ICC’s Nineveh Plains Transitional Justice Report: October
The death of ISIS leader Abu Bakr al-Baghdadi on October 26 was followed five days later with an announcement by ISIS via Telegram that Abu Ibrahim al-Hashemi al-Qurashi will inherit leadership of the terrorist organization. Religious minorities warn that ISIS will continue its extremist violence.
“It is important to remember that even though Baghdadi is personally dead, it will be a tremendous mistake to consider ISIS, the ideology, or the tens of thousands of ISIS members as no longer a threat. It is still a threat, and complacency is not a good option,” said the Free Yazidi Foundation.
“The killing of al-Baghdadi was expected, but ISIS attacks in Iraq, like the killing of the head of the ID in Diyala, are a bad indication about ISIS still being in Iraq,” Fadi, another Iraqi Christian, explained to International Christian Concern (ICC).
Attempts to disrupt the organization of ISIS continue throughout Iraq. The Interior Ministry announced the arrests of 22 suspected ISIS members in the Nineveh Plains. Although the rest of the country is engulfed in protests, it is worth noting that this number is on par with reports from previous months.
Upheaval in the Nineveh Plains came from a combination of both national protests and the implications of the Syrian crisis. Protests have not heavily featured in the Nineveh Plains, although the province remains affected by the unrest defining the remainder of Iraq. Protesters are generally demanding public accountability, job creation, and infrastructure development. These demands resonate deeply with those living in the Nineveh Plains, as the occupation of ISIS further exacerbated these deeply engrained problems.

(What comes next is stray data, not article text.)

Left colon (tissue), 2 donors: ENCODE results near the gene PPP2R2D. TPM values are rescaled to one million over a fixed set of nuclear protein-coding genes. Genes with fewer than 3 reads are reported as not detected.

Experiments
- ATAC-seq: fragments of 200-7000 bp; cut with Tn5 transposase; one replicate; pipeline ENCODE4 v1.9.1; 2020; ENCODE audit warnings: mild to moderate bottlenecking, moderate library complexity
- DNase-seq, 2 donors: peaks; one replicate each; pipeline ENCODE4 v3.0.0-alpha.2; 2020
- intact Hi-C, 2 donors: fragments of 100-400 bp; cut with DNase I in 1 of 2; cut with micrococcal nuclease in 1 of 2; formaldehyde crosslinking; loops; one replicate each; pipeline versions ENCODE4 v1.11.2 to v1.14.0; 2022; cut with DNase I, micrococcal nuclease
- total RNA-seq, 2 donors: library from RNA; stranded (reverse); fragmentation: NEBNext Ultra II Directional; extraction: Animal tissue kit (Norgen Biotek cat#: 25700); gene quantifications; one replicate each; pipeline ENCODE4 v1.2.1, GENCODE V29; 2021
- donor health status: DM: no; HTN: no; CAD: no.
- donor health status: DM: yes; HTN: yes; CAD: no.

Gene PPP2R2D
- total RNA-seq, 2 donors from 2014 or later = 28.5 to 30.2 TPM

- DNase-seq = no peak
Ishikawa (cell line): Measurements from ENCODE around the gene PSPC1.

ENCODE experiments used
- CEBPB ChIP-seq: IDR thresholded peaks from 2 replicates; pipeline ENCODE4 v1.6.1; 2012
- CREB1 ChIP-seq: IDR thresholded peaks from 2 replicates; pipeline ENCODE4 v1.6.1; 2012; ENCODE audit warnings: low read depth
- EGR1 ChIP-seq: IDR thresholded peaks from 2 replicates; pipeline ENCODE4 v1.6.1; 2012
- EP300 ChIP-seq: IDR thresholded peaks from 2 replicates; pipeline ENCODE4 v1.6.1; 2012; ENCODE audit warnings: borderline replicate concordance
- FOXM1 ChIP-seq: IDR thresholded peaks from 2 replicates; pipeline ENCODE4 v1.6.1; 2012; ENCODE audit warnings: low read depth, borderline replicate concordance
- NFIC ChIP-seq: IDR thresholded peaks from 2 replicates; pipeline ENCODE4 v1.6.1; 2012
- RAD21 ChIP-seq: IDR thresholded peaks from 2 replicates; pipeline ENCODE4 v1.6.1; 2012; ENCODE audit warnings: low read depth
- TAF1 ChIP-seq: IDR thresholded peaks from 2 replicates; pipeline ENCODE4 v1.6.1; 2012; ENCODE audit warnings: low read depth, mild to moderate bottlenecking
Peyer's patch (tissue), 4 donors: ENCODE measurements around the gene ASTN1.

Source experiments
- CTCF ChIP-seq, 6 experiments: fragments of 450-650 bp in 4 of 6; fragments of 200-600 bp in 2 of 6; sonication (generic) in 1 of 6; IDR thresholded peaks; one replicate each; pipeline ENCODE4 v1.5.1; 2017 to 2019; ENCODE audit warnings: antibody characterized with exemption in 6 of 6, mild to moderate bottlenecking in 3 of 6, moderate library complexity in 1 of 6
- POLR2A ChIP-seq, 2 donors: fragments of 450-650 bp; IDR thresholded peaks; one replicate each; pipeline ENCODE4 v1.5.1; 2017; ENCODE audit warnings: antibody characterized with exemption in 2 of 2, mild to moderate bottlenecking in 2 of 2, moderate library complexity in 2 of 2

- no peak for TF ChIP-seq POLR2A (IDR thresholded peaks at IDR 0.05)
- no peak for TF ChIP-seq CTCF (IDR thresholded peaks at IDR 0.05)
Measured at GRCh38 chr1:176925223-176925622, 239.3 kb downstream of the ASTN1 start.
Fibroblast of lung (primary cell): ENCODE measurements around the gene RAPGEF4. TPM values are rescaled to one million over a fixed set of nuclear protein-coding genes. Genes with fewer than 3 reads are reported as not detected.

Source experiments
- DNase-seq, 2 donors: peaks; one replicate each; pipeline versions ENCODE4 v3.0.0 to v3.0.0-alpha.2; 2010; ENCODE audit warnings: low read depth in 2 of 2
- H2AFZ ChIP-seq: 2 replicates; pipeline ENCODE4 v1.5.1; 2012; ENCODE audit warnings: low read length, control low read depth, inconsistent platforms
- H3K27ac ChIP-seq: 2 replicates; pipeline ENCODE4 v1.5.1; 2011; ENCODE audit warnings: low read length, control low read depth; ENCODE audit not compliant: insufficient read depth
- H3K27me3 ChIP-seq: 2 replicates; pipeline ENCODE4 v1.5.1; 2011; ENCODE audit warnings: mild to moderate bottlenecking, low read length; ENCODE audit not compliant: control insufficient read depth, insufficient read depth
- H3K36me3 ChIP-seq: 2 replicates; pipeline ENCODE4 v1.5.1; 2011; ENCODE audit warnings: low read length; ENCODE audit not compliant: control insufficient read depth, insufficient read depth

There have been sporadic bursts of communal support for protesters, such as Christians in al-Qosh gathering to show their unity with the protestors. However, these kinds of gatherings pale in comparison to what the rest of the nation is experiencing.
Some locals report that priests in the Nineveh Plains are discouraging these activities. Some have expressed relief that local Shia militias have found their immediate priorities redirected. For example, one Qeraqosh resident explained to ICC, “We are not paying any attention for the demonstrations. Shabak Shia will be busy fighting in Baghdad.”
Others have expressed concern that protesting in the Nineveh Plains would be misinterpreted as intentionally creating security lapses for the benefit of an ISIS resurgence.
“Mosul is a part of Iraq, the most underserved city… The people of Mosul are afraid to take to the streets and demonstrate because immediately they will be accused of being ISIS, so they prefer to stick to their homes,” said one current resident to a local news outlet.
“We are Christians of the Nineveh Plains,” said one local campaign to Ezidi24. “We stand in solidarity with our fellow demonstrators, and we apologize for not demonstrating because our cities are not allowed to demonstrate.”